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[0] Pawlak V, Kerr JN, Dopamine receptor activation is required for corticostriatal spike-timing-dependent plasticity.J Neurosci 28:10, 2435-46 (2008 Mar 5)

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ref: -0 tags: NMDA spike hebbian learning states pyramidal cell dendrites date: 10-03-2018 01:15 gmt revision:0 [head]

PMID-20544831 The decade of the dendritic NMDA spike.

  • NMDA spikes occur in the finer basal, oblique, and tuft dendrites.
  • Typically 40-50 mV, up to 100's of ms in duration.
  • Look similar to cortical up-down states.
  • Permit / form the substrate for spatially and temporally local computation on the dendrites that can enhance the representational or computational repertoire of individual neurons.

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ref: -0 tags: microstim ICMS axons soma Nowak NMDA date: 01-27-2012 23:30 gmt revision:1 [0] [head]

PMID-9504843 Axons, but not cell bodies, are activated by electrical stimulation in cortical gray matter. I. Evidence from chronaxie measurements.

  • Slice experiments / in vitro.
  • The chronaxie for orthodromic activation was similar to that for axonal activation, but was 40 times smaller than the chronaxie for direct cell body activation. This suggests that, whenever a postsynaptic response is elicited after electrical stimulation of the cortical gray matter, axons (either axonal branches or axon initial segments), but not cell bodies, are the neuronal elements activated.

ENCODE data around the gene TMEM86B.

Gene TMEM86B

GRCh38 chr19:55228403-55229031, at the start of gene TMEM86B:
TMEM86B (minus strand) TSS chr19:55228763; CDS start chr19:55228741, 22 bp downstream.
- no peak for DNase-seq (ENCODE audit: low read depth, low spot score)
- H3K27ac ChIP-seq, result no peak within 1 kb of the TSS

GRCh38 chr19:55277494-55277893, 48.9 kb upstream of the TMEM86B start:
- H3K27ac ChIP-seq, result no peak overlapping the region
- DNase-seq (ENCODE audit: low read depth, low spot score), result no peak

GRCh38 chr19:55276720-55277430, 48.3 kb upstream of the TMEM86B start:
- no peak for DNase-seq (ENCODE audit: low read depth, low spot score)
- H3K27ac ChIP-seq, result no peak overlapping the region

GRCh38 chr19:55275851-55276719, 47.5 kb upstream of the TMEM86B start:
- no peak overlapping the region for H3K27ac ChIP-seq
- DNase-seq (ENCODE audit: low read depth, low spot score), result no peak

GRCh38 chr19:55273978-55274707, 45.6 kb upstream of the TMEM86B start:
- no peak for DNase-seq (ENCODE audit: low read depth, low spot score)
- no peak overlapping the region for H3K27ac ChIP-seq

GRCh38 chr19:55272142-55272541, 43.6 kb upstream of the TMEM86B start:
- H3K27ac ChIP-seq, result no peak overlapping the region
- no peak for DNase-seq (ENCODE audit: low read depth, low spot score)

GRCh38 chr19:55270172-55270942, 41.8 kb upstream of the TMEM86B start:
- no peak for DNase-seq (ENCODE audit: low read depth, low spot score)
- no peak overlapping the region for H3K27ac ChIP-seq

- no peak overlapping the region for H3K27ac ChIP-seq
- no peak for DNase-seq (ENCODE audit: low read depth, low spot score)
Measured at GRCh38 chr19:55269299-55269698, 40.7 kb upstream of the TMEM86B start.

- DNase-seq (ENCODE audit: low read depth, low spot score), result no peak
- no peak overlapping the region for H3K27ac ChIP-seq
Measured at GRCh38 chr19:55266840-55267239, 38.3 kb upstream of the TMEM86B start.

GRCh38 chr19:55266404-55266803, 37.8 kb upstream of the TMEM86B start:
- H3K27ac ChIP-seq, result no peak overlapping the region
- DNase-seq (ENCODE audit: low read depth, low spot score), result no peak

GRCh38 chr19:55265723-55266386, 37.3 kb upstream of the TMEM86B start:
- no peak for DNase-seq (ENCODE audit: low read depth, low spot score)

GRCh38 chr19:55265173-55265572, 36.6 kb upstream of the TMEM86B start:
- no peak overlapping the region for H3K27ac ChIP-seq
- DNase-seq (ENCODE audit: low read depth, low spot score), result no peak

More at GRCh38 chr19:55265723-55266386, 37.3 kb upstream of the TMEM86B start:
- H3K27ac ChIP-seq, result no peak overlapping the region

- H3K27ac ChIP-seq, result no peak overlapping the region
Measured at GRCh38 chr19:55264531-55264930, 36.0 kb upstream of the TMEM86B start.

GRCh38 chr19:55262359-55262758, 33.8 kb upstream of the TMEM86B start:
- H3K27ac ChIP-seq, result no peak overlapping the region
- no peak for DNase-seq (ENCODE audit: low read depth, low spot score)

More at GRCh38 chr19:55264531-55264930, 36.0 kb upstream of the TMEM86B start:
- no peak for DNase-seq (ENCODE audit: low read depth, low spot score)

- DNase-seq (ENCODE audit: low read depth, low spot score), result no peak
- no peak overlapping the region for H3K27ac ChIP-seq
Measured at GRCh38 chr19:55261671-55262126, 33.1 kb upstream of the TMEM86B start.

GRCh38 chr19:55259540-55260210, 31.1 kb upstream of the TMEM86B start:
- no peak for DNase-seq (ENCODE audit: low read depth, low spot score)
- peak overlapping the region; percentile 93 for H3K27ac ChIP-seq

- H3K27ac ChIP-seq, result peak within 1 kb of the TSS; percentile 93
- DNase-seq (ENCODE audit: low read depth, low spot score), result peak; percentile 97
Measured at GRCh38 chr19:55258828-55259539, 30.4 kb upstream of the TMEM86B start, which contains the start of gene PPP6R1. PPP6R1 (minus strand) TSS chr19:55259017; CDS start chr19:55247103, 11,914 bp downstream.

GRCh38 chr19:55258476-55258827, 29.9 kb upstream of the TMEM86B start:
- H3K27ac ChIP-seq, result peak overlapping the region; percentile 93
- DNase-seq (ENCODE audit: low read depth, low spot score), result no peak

PMID-9504844 Axons, but not cell bodies, are activated by electrical stimulation in cortical gray matter. II. Evidence from selective inactivation of cell bodies and axon initial segments.

  • Blocked soma and proximal axons / dendrites from firing AP through iontophoresis of NMDA.
  • When the NMDA-induced depolarization block was performed at the site of electrical stimulation, an unexpected increase in the amplitude of the orthodromic (backwards, into the white matter) responses was observed.
    • Possibly due to an increase in axonal excitability (?)
    • Superexitability eventually washed out, leading to responses that was 15-20% lower than before NMDA soma / proximal axon block.
  • "Since the neocortex is organised as a network of local and long-range reciprocal connections, great attention must be paid to the interpretation of data obtained with electrical stimulation."

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ref: Pawlak-2008.03 tags: dopamine striatum cortex STDP plasticity NMDAR date: 10-08-2008 17:24 gmt revision:1 [0] [head]

PMID-18322089[0] Dopamine Receptor Activation Is Required for Corticostriatal Spike-Timing-Dependent Plasticity

  • Single action potentials (APs) backpropagate into the higher-order dendrites of striatal spiny projection neurons during cortically driven "up" states (Kerr and Plenz, 2004)
    • note: many 'up' states in the striatum do not contain an AP.
  • Blocking dopamine D1/D5 receptors prevented both LTD and LTP induction.